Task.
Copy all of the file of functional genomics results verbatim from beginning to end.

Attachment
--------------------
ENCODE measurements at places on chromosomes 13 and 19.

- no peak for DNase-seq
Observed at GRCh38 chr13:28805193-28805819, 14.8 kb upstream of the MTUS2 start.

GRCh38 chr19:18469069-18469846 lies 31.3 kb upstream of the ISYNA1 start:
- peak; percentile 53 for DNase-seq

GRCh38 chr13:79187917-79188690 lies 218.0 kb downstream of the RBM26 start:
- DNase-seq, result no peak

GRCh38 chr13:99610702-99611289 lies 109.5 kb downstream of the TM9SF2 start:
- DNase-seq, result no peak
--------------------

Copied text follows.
ENCODE measurements at places on chromosomes 13 and 19.

- no peak for DNase-seq
Observed at GRCh38 chr13:28805193-28805819, 14.8 kb upstream of the MTUS2 start.

GRCh38 chr19:18469069-18469846 lies 31.3 kb upstream of the ISYNA1 start:
- peak; percentile 53 for DNase-seq

GRCh38 chr13:79187917-79188690 lies 218.0 kb downstream of the RBM26 start:
- DNase-seq, result no peak

GRCh38 chr13:99610702-99611289 lies 109.5 kb downstream of the TM9SF2 start:
- DNase-seq, result no peak